Uber has conquered several cities in the U.S. -- garnering the ridesharing "startup" the highest valuation in history for any venture capital-backed private startup, at $41.2 billion as of its last December 2014 funding round.

But conquering markets across the world is much more difficult, with unique challenging situations for every county, or city, that Uber moves into -- be it legal, competition-wise, or cultural. 

Here's how Uber is using unconventional strategies to address the interesting peculiarities the company is finding in new markets across the world, starting with Colombia.

Uber Angel in Colombia

Uber has a great service that's only available in Colombia called Uber Angel. Imagine this: You go out on the town, but after a few too many drinks at the club, you realize you shouldn't drive yourself home. What do you do? Get a cab back and pick up your car from downtown the next day?

What you certainly should not do is drive home drunk (whether you're in Bogota or anywhere else in the world). But in Colombia, the laws against drinking and driving are especially harsh, because Colombians have a particularly bad habit of engaging in that dangerous risky behavior.

For example, according to an NIH study from 2012, "Road traffic crashes caused 5,704 deaths and injured 39,318 people in 2010" in Colombia, a large proportion of which can be attributed to drunk driving, the study added, "because the proportion of crashes involving fatalities rises on weekends and between 12:00 a.m. and 05:59 a.m. when drink driving is likely to occur."

When mass-media awareness campaigns weren't enough to curb the dangers of drunk drivers on the road, Colombia stepped up enforcement and passed laws imposing fines up to almost $15,000 and up to 25 years revocation of offenders' drivers licenses, depending on the severity of the crime.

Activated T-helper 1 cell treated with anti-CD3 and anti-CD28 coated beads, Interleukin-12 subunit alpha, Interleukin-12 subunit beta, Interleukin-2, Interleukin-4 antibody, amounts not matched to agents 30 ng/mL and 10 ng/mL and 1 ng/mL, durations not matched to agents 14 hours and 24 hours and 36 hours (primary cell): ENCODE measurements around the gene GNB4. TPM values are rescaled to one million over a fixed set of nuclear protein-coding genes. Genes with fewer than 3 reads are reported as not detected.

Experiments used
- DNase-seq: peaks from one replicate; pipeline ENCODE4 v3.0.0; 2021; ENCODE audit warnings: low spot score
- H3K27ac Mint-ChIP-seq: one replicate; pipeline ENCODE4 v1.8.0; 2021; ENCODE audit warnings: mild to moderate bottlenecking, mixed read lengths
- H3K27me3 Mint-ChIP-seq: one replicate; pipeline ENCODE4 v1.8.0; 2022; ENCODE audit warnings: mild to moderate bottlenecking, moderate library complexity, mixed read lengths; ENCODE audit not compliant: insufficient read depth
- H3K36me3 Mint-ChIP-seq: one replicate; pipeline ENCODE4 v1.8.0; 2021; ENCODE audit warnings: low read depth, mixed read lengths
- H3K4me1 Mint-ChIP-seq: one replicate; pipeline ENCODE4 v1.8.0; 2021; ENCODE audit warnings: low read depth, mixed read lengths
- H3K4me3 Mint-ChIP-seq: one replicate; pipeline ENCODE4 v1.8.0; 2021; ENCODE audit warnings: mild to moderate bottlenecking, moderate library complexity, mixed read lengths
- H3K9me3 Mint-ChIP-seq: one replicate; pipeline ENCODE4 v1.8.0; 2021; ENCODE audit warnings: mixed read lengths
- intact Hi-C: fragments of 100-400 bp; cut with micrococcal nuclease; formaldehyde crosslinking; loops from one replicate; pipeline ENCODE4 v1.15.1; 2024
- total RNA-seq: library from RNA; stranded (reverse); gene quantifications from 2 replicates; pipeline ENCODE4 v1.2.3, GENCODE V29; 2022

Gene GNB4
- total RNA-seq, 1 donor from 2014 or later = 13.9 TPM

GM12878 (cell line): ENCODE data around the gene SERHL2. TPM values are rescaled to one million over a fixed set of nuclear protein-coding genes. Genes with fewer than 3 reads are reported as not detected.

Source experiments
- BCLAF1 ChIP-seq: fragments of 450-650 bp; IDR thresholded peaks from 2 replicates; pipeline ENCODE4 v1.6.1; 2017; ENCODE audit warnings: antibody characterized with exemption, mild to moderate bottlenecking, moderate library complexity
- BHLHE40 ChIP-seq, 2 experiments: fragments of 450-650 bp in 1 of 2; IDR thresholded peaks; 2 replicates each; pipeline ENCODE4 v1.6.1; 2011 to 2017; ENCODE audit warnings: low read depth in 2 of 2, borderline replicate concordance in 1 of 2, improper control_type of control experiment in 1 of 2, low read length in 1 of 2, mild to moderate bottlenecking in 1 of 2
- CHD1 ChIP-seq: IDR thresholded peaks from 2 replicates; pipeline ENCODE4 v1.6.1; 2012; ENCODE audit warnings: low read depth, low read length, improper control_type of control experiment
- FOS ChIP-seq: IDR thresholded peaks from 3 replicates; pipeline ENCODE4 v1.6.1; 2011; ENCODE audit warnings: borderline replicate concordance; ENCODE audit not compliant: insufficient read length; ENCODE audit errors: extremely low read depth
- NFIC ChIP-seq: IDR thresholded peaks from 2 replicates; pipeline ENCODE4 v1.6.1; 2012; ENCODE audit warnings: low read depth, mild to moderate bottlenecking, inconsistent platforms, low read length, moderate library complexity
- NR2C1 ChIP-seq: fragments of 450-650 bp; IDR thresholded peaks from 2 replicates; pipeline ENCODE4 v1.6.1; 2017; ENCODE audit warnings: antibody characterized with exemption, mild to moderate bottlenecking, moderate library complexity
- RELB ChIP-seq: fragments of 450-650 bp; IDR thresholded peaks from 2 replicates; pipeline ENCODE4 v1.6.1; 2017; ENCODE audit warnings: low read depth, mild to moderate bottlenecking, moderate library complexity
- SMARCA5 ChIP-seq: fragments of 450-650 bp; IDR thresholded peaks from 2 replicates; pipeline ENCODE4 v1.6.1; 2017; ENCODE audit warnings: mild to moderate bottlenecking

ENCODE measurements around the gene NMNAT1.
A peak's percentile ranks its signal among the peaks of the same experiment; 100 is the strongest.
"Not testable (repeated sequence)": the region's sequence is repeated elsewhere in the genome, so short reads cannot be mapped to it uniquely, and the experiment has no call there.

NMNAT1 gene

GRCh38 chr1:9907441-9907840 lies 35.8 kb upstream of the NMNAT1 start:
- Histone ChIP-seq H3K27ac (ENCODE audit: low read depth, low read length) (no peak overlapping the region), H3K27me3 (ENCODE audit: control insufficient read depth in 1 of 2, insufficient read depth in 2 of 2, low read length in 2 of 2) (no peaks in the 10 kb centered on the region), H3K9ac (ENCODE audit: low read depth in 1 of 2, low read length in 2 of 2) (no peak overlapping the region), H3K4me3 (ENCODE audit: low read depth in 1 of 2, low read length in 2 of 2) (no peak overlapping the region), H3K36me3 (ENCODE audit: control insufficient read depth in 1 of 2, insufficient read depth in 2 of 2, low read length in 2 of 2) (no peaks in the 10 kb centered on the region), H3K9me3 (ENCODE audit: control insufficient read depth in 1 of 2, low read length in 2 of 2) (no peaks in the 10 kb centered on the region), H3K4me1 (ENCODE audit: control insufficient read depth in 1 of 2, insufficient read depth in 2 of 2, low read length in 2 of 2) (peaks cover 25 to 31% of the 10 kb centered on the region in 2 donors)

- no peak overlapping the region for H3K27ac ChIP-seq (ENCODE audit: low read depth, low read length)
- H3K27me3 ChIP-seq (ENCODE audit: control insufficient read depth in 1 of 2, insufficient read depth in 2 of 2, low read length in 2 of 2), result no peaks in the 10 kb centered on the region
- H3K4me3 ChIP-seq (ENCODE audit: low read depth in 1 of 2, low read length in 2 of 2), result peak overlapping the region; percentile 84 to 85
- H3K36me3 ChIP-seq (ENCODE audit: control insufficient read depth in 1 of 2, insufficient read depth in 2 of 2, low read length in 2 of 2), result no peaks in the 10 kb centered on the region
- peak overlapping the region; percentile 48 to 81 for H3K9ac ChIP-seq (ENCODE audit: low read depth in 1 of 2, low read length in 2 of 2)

Hence UberAngel, an Uber offering tailored for Colombia, where the company faces low smartphone penetration and stiff competition from traditional taxi services and local startups -- not to mention legal resistance from some Colombian government officials. 

So after a long day partying in downtown Bogota, you can hail an UberAngel and Uber's (sober) driver will take you home in your own car. Buzzfeed says it's a free service, though Uber's Bogota site states that the service costs 10,000 Colombian pesos (about $4.50 U.S.), with no additional fees per minute or distance.

Uber's Adapting Across the World

In any case, it's a perfect example of one of Uber's unconventional ways it's getting a foothold in many countries around the world.

Another example: As we previously reported, Spain sided with the taxi industry and outlawed Uber in 2014. To keep a toehold in the country, Uber soon launched UberEats in Barcelona -- a food delivery service similar to UberFresh in California.

Buzzfeed lists a couple other examples of Uber's creative marketing that are fun to read about.

For example, sometimes Uber goes far beyond the typical ride-sharing service to catch locals' attention, like with UberSuperCar in Singapore -- which lets users get a 15 minute ride in a Maserati or Lamborghini for about $125 to $150, and $5 per minute after.

How about launching that service in the U.S. next, Uber?